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|Exercise for osteoarthritis of the hip (Cochrane review) [with consumer summary]|
|Fransen M, McConnell S, Hernandez-Molina G, Reichenbach S|
|Cochrane Database of Systematic Reviews 2014;Issue 4|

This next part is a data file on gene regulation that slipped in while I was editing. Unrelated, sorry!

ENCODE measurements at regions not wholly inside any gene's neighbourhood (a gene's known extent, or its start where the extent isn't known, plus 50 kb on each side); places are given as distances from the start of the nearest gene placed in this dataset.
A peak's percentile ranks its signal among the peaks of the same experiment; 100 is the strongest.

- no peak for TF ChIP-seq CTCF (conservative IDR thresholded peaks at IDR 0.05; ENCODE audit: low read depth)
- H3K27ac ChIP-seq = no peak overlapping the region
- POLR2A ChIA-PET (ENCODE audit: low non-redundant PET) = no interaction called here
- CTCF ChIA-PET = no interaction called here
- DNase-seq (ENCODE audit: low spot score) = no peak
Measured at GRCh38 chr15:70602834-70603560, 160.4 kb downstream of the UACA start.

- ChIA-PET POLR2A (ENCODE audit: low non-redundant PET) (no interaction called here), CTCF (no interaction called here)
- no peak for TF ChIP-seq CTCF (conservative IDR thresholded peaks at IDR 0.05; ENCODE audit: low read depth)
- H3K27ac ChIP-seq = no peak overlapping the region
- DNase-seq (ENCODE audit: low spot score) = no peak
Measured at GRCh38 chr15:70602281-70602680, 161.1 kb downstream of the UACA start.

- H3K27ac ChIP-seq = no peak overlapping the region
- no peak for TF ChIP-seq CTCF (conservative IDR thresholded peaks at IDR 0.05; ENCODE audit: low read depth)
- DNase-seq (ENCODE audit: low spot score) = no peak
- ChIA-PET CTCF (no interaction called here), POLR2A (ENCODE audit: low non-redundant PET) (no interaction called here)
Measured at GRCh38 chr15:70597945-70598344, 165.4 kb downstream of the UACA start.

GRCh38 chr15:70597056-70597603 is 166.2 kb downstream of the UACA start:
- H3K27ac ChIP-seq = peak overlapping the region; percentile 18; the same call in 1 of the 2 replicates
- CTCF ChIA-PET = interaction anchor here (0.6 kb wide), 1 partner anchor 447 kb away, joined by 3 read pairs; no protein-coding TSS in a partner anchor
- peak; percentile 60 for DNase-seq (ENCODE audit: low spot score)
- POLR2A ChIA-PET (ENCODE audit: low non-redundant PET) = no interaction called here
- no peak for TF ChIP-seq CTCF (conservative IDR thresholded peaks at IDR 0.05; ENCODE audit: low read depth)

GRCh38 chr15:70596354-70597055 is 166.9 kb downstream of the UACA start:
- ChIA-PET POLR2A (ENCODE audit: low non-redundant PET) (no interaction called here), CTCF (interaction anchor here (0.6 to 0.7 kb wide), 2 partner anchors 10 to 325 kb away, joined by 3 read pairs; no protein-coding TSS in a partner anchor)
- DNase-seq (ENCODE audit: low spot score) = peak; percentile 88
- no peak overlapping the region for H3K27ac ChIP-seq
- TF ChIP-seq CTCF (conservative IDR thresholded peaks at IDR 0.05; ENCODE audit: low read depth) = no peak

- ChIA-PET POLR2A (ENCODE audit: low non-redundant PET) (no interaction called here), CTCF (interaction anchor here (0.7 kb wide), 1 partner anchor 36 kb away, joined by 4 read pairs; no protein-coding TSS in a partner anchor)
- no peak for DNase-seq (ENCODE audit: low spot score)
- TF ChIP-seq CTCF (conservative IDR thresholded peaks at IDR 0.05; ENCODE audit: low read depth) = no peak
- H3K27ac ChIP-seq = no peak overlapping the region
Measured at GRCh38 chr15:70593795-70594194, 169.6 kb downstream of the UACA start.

BACKGROUND: Current international treatment guidelines recommending therapeutic exercise for people with symptomatic hip osteoarthritis (OA) report are based on limited evidence. OBJECTIVES: To determine whether land-based therapeutic exercise is beneficial for people with hip OA in terms of reduced joint pain and improved physical function and quality of life. SEARCH METHODS: We searched five databases from inception up to February 2013. SELECTION CRITERIA: All randomised controlled trials (RCTs) recruiting people with hip OA and comparing some form of land-based therapeutic exercise (as opposed to exercises conducted in water) with a non-exercise group. DATA COLLECTION AND ANALYSIS: Four review authors independently selected studies for inclusion. We resolved disagreements through consensus. Two review authors independently extracted data, assessed risk of bias and the quality of the body of evidence for each outcome using the GRADE approach. We conducted analyses on continuous outcomes (pain, physical function and quality of life) and dichotomous outcomes (proportion of study withdrawals). MAIN RESULTS: We considered that seven of the 10 included RCTs had a low risk of bias. However, the results may be vulnerable to performance and detection bias as none of the RCTs were able to blind participants to treatment allocation and, while most RCTs reported blinded outcome assessment, pain, physical function and quality of life were participant self reported. One of the 10 RCTs was only reported as a conference abstract and did not provide sufficient data for the evaluation of bias risk. High-quality evidence from nine trials (549 participants) indicated that exercise reduced pain (standardised mean difference (SMD) -0.38, 95% confidence interval (CI) -0.55 to -0.20) and improved physical function (SMD -0.38, 95% CI -0.54 to -0.05) immediately after treatment. Pain and physical function were estimated to be 29 points on a 0- to 100-point scale (0 was no pain or loss of physical function) in the control group; exercise reduced pain by an equivalent of 8 points (95% CI 4 to 11 points; number needed to treat for an additional beneficial outcome (NNTB) 6) and improved physical function by an equivalent of 7 points (95% CI 1 to 12 points; NNTB 6). Only three small studies (183 participants) evaluated quality of life, with overall low quality evidence, with no benefit of exercise demonstrated (SMD -0.07, 95% CI -0.23 to 0.36). Quality of life was estimated to be 50 points on a norm-based mean (standard deviation (SD)) score of 50 (10) in the general population in the control group; exercise improved quality of life by 0 points. Moderate-quality evidence from seven trials (715 participants) indicated an increased likelihood of withdrawal from the exercise allocation (event rate 6%) compared with the control group (event rate 3%), but this difference was not significant (risk difference 1%; 95% CI -1% to 4%). Of the five studies reporting adverse events, each study reported only one or two events and all were related to increased pain attributed to the exercise programme. The reduction in pain was sustained at least three to six months after ceasing monitored treatment (five RCTs, 391 participants): pain (SMD -0.38, 95% CI -0.58 to -0.18). Pain was estimated to be 29 points on a 0- to 100-point scale (0 was no pain) in the control group, the improvement in pain translated to a sustained reduction in pain intensity of 8 points (95% CI 4 to 12 points) compared with the control group (0 to 100 scale). The improvement in physical function was also sustained (five RCTs, 367 participants): physical function (SMD -0.37, 95% CI -0.57 to -0.16). Physical function was estimated to be 24 points on a 0- to 100-point scale (0 was no loss of physical function) in the control group, the improvement translated to a mean of 7 points (95% CI 4 to 13) compared with the control group. Only five of the 10 RCTs exclusively recruited people with symptomatic hip OA (419 participants). There was no significant difference in pain or physical function outcomes compared with five studies recruiting participants with hip or knee OA (130 participants). AUTHORS' CONCLUSIONS: Pooling the results of these 10 RCTs demonstrated that land-based therapeutic exercise programmes can reduce pain and improve physical function among people with symptomatic hip OA.